Researchers from the ocean conservation group Oceana wrote that, “Recent testing has revealed that dishonest labeling and fraudulent seafood substitution for certain species is rampant and widespread.” Oceana said the report was the result of DNA testing it carried out on 142 seafood samples gathered from various New York City grocery stores, eateries, and sushi bars. According to the group, the findings are frightening for those with food allergies, because seafood ranks among the top eight allergens, ABC News reported. Continue reading Mislabeled Seafood A Risk To Consumers With Food Allergies
Consumer advocacy group Public Health Watchdog® is warning consumers that software installed on their smartphones may be tracking verything they do.
The group is warning users about a type of tracking software called Carrier IQ. The software has apparently been installed in about 150 million smartphones worldwide by wireless carriers and cell phone companies that want to track how the phones are being used. Major companies have been using Carrier IQ, including Apple, AT&T, T-Mobile, and Sprint. The software company claims it does not collect personal information, but federal agencies and politicians are investigating the matter. Senator Al Franken, a Democrat from Minnesota, recently sent Carrier IQ a series of questions, but was unsatisfied with the company’s response. Continue reading Smartphones May Be Tracking Users’ Every Move
Mislabeled fish is becoming a far too often occurrence in the consumer marketplace.
Figuring that many consumers would have a hard time differentiating between specific species of fish, especially those that appear similar in many ways, purveyors of fish are often misleading customers into thinking they’re buying something they’re not. Continue reading Mislabeled fish are rampant in New York City
Reiss Innovations LLC, of Manchester, Connecticut, just recalled its DynoCube High-Powered Magnet desk toy, the U.S. Consumer Product Safety Commission (CPSC) just announced.
IThe CPSC said that it had received 80 reports of other high powered magnet toys being ingested. Of those, 79 people required medical attention. The magnets can link together inside of the intestines and clamp onto body tissues, resulting in intestinal obstructions, perforations, sepsis, and even death. Continue reading High Powered Magnet Sets Recalled in Wake of 80 Injury Reports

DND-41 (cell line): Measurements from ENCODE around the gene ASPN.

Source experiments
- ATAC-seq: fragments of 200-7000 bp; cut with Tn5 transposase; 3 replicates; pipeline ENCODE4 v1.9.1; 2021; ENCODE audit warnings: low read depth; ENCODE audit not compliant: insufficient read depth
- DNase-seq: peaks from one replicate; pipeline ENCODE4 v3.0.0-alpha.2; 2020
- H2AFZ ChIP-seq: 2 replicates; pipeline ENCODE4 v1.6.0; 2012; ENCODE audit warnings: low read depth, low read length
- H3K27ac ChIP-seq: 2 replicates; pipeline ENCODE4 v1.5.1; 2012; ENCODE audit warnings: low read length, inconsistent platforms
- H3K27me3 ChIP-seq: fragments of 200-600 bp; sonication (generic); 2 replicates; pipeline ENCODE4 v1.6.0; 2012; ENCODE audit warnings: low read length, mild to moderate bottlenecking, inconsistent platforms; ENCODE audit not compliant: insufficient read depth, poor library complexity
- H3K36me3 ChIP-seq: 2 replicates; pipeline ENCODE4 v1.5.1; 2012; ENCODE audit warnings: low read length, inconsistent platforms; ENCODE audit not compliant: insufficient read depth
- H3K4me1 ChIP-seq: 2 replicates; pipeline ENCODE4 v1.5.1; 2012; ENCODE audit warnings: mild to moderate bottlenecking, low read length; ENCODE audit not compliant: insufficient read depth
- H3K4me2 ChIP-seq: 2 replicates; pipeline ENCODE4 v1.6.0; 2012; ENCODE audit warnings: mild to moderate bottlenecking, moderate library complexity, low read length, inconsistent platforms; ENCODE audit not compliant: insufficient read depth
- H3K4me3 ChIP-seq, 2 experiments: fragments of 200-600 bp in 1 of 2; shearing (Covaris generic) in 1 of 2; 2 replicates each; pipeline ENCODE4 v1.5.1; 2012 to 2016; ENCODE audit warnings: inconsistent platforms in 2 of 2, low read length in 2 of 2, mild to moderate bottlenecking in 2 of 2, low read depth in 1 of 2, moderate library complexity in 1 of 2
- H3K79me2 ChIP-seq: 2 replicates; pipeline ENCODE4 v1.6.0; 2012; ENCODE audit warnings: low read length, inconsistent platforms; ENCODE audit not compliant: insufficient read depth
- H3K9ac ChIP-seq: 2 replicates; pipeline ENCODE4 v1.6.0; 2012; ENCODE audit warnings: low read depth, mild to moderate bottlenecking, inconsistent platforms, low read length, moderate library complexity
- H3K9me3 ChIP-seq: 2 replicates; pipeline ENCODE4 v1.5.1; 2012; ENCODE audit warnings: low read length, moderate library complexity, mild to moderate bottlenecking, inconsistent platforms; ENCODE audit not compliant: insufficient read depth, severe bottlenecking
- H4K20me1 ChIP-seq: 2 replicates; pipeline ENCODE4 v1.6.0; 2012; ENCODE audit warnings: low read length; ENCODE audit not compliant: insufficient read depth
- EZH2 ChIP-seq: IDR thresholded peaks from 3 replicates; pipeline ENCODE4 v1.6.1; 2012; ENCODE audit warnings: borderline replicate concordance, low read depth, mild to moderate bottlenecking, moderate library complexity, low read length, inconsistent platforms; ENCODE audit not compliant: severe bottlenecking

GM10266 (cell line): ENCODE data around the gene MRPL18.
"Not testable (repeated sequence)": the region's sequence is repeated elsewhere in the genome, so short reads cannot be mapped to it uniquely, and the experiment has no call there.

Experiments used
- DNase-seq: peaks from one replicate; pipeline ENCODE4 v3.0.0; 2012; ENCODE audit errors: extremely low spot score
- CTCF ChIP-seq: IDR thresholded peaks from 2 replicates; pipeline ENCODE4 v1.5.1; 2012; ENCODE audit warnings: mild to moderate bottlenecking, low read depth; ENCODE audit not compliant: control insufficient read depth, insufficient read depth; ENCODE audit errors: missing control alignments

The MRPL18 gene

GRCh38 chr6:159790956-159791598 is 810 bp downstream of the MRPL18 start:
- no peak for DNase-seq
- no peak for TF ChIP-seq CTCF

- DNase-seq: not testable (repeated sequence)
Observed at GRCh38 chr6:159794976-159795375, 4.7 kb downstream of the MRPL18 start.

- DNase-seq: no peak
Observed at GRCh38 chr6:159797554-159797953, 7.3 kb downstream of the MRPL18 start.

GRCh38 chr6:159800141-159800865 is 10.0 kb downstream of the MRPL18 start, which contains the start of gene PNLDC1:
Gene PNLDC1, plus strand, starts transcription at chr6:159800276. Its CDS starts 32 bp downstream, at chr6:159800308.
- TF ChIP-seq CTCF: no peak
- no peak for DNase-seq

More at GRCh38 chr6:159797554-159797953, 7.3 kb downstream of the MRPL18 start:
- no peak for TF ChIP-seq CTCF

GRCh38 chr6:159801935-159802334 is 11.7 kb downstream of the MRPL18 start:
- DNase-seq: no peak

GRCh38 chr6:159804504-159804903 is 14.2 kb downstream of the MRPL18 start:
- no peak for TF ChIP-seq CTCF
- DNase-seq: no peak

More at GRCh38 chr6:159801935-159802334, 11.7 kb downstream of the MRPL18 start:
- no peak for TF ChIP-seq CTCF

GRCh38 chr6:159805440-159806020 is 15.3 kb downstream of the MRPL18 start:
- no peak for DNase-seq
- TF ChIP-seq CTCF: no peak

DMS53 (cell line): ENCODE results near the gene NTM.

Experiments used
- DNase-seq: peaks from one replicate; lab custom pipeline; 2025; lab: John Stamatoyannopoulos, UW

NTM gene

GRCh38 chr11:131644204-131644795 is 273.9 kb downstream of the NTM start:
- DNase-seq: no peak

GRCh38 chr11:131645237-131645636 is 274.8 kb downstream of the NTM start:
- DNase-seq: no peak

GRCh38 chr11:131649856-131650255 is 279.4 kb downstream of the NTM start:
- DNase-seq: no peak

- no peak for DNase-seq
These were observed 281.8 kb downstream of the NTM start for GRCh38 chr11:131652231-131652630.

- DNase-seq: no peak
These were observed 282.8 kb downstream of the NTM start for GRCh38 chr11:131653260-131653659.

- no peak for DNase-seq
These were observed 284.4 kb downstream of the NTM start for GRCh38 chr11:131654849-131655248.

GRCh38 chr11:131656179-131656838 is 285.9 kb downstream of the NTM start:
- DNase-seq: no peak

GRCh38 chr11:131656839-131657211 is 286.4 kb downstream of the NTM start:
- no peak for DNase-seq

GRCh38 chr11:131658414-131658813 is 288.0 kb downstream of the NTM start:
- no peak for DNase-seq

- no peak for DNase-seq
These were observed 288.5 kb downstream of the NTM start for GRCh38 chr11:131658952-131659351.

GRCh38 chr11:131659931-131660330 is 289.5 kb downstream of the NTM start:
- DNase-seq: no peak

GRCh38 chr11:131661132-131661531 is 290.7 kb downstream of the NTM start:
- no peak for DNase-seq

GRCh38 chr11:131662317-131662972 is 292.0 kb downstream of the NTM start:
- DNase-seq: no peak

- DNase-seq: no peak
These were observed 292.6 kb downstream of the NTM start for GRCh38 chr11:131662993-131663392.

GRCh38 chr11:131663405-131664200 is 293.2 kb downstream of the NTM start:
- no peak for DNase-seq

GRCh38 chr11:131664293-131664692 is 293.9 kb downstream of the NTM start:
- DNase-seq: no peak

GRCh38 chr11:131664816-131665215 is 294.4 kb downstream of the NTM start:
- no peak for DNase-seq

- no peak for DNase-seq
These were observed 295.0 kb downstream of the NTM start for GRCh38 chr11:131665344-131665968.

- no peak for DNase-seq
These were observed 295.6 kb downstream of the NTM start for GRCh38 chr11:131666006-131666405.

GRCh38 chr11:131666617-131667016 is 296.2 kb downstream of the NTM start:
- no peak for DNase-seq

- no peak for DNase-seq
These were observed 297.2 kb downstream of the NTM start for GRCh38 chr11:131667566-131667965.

Leading lawmakers on Capitol Hill have called on federal consumer regulators to investigate claims that well-known charities are employing the use of telemarketing firms to encourage donations and misleading the public about where that money is going.
Bloomberg.com reports this week, Sens. Richard Blumenthal and Herb Kohl have requested the Federal Trade Commission to investigate claims that major U.S. charitable organizations are using telemarketing companies to boost donations. In many of these cases, the company doing the telemarketing is taking a large portion of the money a person may donate because of their call. Continue reading Senators tab FTC to investigate fraudulent donation practices
An Oceanside, New York, contractor is facing charges that he tried to scam victims of Hurricane Sandy by misleading some 2,000 homeowners to promote his own business.
Mark Rauch, 63, is accused of doctoring an official Hempstead town flier to portray his business as “uniquely authorized to perform home inspections,” according to District Attorney Kathleen Rice. The mailings featured an official building department document with town letterhead, which Rauch allegedly used to promote the fee-based services of his company, My Expediter LLC. The mailer included Rauch’s contact information and offered information about building requirements; filing instructions for flood-ravaged Oceanside residents; and a layout of company services; including permit application submission, an engineer or architect assessment, and a “letter of workscope” for $499, according to Newsday. Continue reading Oceanside Contractor Faces Charges in Hurricane Sandy Scam